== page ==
Lawyer: I don’t wear a mask in the courtroom.
Judge: You will have to wear one. We are not spending three days together in a small courtroom in a poorly ventilated building with counsel not wearing a mask.
Lawyer: Well, I’m not going to wear one, so what are you going to do about that?
This tense exchange took place in July in an Alberta courtroom between a judge and, according to news reporting, one of Edmonton’s most senior and well-respected lawyers.
It was a sexual-assault trial. The criminal-defence lawyer refused to wear a mask at the counsel table. He stated that he was fully vaccinated and argued that the safety protocol restricted the public’s access to the courts and that the protocol was unconstitutional. The judge invited counsel to reconsider his position over a break. He dug his heels in and she cited him for contempt of court.
Now, contempt of court is no trivial thing. It is a big deal when a lawyer is involved. The Edmonton lawyer will have a hearing for this citation. It may even be investigated by the Law Society of Alberta as well.
This is yet another instance of COVID-19 politics entering the courtroom. The pandemic has affected our court system as it has all other aspects of society. Safety measures have been set up to allow the courts to continue to run.
As we ride the waves of COVID-19 here in B.C., how are the courts running? For much of the spring of 2020, the courts were closed for all but the most urgent and essential cases. A year later, how does the courtroom look?
The B.C. Supreme Court is still holding some proceedings via videoconference and teleconference. These are for smaller matters that adapt better than full-on trials. Trials, in contrast, continue to be held in person at the courthouse.
If you show up at a B.C. Supreme Court courthouse, you will likely see a sheriff at the entrance asking people if they have COVID-19 symptoms. Anyone reporting symptoms will likely be refused entry. I myself know of one Vancouver trial that had to be rescheduled because the lawyer was not allowed in. In fact, that lawyer had bad side effects from his vaccine and reported this to the sheriff.
Walking through the halls of a B.C. Supreme Court courthouse now, you’ll notice a big difference. Before COVID-19, you’d see lawyers toing and froing in the halls and others loitering about. You might see spirited negotiations, last-minute pep talks, and scrambling to make filing deadlines. Now the courthouse hallway is so quiet it feels like you’re there after-hours. People dart straight into their courtrooms and there is little milling about outside in the halls. Those that stay in the halls talk in hushed tones, muffled by masks.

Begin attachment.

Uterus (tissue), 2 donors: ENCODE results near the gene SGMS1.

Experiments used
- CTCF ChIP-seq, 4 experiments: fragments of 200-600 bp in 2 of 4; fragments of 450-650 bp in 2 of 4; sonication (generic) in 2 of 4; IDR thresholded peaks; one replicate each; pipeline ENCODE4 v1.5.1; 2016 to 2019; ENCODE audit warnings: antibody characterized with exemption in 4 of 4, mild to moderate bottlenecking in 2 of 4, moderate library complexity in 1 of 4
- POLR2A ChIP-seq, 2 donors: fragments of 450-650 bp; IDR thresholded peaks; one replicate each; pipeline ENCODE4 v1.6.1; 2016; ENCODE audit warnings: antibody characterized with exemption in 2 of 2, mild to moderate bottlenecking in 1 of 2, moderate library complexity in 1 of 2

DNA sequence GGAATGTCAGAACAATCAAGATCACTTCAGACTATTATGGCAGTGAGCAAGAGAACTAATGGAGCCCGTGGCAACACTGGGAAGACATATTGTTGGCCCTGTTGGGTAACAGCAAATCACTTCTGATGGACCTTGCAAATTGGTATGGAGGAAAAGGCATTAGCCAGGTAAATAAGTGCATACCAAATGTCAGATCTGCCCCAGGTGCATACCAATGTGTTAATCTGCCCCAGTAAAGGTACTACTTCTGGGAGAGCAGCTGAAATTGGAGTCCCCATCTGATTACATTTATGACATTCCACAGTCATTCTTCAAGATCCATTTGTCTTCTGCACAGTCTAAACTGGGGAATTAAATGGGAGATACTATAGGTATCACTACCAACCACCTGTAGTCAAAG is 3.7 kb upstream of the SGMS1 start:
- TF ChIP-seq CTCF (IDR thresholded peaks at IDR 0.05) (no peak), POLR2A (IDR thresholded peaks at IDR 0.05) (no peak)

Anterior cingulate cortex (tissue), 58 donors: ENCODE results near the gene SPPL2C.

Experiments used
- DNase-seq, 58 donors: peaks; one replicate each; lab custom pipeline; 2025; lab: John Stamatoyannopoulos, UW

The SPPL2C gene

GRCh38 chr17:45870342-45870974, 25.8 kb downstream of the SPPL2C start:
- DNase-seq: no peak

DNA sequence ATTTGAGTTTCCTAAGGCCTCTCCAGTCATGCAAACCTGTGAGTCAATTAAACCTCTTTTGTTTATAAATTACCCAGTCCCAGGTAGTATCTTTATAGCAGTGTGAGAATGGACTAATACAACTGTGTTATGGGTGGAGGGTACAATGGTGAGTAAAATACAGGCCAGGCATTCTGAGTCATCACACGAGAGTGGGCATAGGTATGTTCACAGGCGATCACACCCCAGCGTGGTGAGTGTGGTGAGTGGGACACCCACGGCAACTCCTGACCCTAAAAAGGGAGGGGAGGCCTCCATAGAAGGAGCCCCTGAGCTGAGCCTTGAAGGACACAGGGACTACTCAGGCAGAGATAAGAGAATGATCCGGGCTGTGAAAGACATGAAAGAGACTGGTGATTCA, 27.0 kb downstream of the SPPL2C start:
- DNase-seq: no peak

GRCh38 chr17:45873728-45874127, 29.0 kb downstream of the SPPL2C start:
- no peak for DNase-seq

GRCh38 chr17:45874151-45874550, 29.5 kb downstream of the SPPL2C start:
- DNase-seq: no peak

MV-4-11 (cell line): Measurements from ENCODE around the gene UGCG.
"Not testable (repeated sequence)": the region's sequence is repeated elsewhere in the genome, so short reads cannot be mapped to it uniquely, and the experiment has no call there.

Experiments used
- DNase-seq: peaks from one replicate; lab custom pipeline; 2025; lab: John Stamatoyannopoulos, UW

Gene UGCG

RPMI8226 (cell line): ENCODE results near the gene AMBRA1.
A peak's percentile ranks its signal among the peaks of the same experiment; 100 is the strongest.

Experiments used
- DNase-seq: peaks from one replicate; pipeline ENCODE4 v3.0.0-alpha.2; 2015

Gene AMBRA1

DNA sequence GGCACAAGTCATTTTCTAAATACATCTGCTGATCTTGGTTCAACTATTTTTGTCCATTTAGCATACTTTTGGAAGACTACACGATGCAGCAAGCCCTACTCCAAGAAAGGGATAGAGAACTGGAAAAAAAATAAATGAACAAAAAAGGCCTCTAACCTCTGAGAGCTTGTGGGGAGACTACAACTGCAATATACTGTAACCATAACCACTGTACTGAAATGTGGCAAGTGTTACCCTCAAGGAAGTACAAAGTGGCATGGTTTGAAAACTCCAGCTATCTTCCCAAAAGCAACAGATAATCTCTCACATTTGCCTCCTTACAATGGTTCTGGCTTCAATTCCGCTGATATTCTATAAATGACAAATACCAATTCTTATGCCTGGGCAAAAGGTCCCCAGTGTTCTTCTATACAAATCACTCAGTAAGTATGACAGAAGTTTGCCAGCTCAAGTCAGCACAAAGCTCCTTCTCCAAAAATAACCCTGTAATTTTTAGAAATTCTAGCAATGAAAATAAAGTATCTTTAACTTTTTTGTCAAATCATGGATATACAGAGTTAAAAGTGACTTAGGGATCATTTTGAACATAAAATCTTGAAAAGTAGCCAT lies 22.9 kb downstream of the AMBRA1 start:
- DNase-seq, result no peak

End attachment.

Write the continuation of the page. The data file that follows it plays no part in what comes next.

That said, members of the public and media may enter court to attend a hearing—but only if the courtroom can accommodate the space needed for physical distancing. The courts continue to be open to the public to a limited degree in order to keep the justice system transparent.
The courtrooms look different as well. Most chairs in the gallery are taped off to ensure physical distancing. Lawyers sit apart from one another and are required to physically distance. Plexiglass walls are set up as barriers to separate the counsel and the judge. The witness stand is boxed off with so much plexiglass that one witness remarked that he felt like he was encased in glass.
The judge presiding over trial at the B.C. Supreme Court has much authority and discretion over the COVID-related safety measures. Depending on the judge, masks may be required to some degree (in a recent trial of mine, the judge allowed the witness and lawyer to remove their masks when speaking but required masks at all other times). The judge might also start each trial day by directly asking individuals in the courtroom whether they have COVID-related symptoms. The judge may also allow witnesses to testify by videoconference rather than in person.
It’s not clear when courts will return to how they were. Jury trials for civil cases have been suspended for a year now and they aren’t returning until October 2022 (barring any change in policy). It’s quite possible that some of the virtual measures taken will remain for good, since they are convenient and cost-effective.
As for safety measures taken inside the courtroom, it seems that the courts will take their cues from the overall situation in B.C. And with any COVID-19-related measure, there will be some who buy in and some who act out.
The author’s opinions of this case are based on news reporting and not on any firsthand knowledge or from any personal involvement.
A word of caution: You should not act or rely on the information in this column. It is not legal advice. To ensure your interests are protected, retain or consult a lawyer.